I was dancing (aka raising the roof) with students in the hall to “Celebration” on the last 5 minutes of the last day of school. I jumped backwards onto a coat rack, felt a pop, and felt ghastly pain. I tried to grab a student to slow down my fall as I screamed “help! help!” but everyone just looked at me wide eyed.
I lay in a heap on the floor crying while a puddle of tears built up around me. I couldn’t speak or answer questions. An ambulance was called. I heard the sirens. Several teachers gathered around me, put a lost and found sweatshirt over me, and kept me company.
The firefighters arrived. I noticed a few of them were quite cute. I could speak in one word answers between my sobs. I heard them say they hit a car in the school parking lot trying to get in. I guess that’s what happens when 550 kids are being dismissed and 5 school buses are crowded inside along with hundreds of cars into a small lot….and then you throw a fire truck into the mix.
A few minutes later the paramedics arrived. They wanted to know why I was still lying on the ground in a puddle of tears. I couldn’t tell them that I just couldn’t bear to move. They put me on a stretcher and into the ambulance. I’ve been in an ambulance before. During community events when you show you kids, “Look honey, this is what an ambulance looks like from the inside!”. But I’ve never really been in an ambulance. The paramedic in back asked me questions and by now I could answer. How do I tell him my students and co-workers saw me fall and cry and cry like a little child?
I was given morphine. It made the injured side of my body get all hot. Then woozy. I felt tired. And it seemed like ti barely helped the pain, but I suppose it helped more than I gave it credit for. The paramedic asked me several times about my pain levels on a 10 point scale. How can I possibly compare my pain levels to my husband? It felt cheap and superficial. But for me, this was pain. Big pain.
The paramedic radioed into the hospital. The hospital asked if I was appropriate for the “fast track”. I don’t know what that means, but I’d wager it meant “is this a real injury that we should see right away or can it wait?”. It’s just my foot people. And I have morphine in me. I can wait if I need to! There are people having strokes, and heart attacks, and head injuries. I can wait. I really can. But the paramedic said “affirmative”, thus confirming my status as a total wimp.
At the hospital they took some xrays, decided that I had chipped the cuboid bone on my left foot, gave me some crutches and a walking boot for when I am able to bear some weight. The foot still hurt like crazy, but it wasn’t consuming me like it had before. I was pushed in a wheelchair to the car, while my husband pushed himself in his wheelchair and the kids tried to snatch rides from him.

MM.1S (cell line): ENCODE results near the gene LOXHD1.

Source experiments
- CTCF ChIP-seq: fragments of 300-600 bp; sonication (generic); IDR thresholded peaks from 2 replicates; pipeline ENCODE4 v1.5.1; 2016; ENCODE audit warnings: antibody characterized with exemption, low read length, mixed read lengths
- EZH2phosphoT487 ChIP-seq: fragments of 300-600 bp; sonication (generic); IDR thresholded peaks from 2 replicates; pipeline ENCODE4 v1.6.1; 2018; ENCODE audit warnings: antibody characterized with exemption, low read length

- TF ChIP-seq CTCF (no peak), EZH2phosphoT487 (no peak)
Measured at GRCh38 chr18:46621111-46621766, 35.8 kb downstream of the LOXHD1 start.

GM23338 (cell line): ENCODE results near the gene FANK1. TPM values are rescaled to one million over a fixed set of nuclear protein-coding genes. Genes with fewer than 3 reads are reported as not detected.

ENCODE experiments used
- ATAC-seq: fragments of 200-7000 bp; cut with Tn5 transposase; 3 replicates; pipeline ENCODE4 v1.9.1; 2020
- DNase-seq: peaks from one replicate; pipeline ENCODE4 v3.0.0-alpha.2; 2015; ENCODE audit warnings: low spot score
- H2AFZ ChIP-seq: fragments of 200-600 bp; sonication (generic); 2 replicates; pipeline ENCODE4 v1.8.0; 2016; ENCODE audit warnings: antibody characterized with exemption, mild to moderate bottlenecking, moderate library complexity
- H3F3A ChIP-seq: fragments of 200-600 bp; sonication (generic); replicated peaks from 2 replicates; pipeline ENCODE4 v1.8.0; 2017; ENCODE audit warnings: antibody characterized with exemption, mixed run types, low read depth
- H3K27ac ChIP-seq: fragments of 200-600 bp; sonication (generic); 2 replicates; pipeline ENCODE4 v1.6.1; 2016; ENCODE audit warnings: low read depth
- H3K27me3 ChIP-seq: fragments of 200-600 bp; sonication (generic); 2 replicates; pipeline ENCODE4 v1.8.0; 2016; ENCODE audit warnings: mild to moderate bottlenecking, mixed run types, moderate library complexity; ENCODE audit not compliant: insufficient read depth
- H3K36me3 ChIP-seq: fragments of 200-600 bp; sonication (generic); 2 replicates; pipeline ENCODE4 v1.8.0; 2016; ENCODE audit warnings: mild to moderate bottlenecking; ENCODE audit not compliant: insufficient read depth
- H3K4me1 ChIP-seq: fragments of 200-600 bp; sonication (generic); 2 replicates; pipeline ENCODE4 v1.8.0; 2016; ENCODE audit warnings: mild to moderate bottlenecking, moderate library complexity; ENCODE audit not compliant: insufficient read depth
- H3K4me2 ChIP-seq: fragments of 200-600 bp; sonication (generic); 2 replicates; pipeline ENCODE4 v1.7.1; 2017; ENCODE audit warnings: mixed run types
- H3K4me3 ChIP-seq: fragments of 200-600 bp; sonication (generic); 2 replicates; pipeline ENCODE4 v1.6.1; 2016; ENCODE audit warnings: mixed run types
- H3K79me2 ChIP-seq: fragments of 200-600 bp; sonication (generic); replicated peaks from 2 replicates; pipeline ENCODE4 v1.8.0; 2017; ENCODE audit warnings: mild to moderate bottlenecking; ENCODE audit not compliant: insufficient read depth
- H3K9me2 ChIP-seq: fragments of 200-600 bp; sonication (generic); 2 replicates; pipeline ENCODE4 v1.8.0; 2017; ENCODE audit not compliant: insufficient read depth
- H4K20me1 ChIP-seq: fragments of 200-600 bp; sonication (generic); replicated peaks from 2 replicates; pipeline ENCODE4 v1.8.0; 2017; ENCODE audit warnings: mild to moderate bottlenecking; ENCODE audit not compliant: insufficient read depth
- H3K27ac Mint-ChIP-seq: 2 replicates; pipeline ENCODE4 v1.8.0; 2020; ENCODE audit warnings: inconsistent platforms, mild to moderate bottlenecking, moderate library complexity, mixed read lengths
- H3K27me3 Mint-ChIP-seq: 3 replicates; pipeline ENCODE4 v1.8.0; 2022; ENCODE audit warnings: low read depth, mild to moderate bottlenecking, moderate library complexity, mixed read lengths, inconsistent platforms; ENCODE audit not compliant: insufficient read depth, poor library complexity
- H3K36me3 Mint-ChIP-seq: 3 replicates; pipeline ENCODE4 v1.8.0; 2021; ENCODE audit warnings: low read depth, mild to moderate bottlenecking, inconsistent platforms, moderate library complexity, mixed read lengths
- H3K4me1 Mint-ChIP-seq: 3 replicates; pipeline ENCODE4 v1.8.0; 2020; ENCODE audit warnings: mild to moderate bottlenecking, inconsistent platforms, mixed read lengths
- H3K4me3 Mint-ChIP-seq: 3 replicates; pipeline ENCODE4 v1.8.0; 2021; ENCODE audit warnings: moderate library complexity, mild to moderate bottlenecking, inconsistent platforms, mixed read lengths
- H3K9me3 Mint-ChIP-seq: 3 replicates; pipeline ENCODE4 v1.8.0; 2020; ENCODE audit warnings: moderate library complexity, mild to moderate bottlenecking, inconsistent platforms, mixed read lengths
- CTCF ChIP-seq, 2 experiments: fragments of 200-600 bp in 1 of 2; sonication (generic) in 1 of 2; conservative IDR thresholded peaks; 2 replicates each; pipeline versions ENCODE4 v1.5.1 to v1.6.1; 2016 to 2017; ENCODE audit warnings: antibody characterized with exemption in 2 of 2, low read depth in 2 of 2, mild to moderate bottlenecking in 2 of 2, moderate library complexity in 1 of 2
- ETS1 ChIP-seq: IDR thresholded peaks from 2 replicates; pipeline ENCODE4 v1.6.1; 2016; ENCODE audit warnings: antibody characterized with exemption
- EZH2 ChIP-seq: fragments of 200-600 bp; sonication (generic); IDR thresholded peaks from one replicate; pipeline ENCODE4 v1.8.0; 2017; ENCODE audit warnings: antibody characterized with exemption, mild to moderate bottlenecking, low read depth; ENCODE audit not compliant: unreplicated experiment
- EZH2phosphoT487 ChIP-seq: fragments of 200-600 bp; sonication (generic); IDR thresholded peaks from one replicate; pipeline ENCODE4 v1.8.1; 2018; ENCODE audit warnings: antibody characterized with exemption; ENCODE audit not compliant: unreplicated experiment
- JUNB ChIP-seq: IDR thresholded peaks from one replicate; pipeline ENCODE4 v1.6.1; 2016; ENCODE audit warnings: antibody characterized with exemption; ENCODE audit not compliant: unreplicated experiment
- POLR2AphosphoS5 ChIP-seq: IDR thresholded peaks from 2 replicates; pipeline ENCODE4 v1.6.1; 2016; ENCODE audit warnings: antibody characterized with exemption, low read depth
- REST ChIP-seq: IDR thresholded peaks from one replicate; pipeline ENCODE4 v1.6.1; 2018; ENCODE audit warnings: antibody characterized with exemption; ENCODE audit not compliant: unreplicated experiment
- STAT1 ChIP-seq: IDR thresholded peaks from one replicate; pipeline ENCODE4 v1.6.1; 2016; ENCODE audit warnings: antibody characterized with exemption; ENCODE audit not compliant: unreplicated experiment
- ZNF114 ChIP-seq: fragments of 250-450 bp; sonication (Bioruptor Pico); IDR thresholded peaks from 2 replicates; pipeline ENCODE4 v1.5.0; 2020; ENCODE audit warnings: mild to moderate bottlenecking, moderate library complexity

I sent the husband out to get us a pizza for dinner (we were supposed to go out to celebrate my birthday from earlier in the week). I also arranged someone to help him pick up my car from my work. Luckily, last August I convinced him that we needed to have at least one car that wasn’t stick shift, so our van will now be the car I drive for a little while.
I took the next day off of work, which was a teacher work day to work on grades and clean the rooms. But I checked email regularly. I told the school I’d be back on Monday for the very last day of work (I still have IEPs and billing to complete) and was told I had to have a doctor’s note to come back that day. Seriously? Yep! And because the doctor’s note I eventually had faxed to the school said I needed to be on “modified duty”, I actually have to write a letter to the district saying I’m just going to do my normal job for the last day and do not want to get stuck elsewhere stuffing envelopes as part of a modified duty.
So now, I’m hoping around the house or lying on the couch. It’s pretty sad that both husband and I are so incapable right now. I’m teaching the kids (while lying on the couch) how to wash my clothes. Soon they will be vacuuming the house. And I may even charge my son with mowing the lawn.
I do not know yet how long it will last. I think it’s probably pretty minor with a relatively quick recovery (thus making me even more embarrassed that I lay in a heap at work and had to take an ambulance) but for now, mostly all I can do is lie on the couch, while my husband lies in bed. I’m keeping the door open so I can see, but not experience, the gorgeous sunny weather. And I hope that I will be enjoying it soon. Or at least able to make myself a cup of coffee without hopping on one foot around the kitchen, splashing hot liquid everywhere.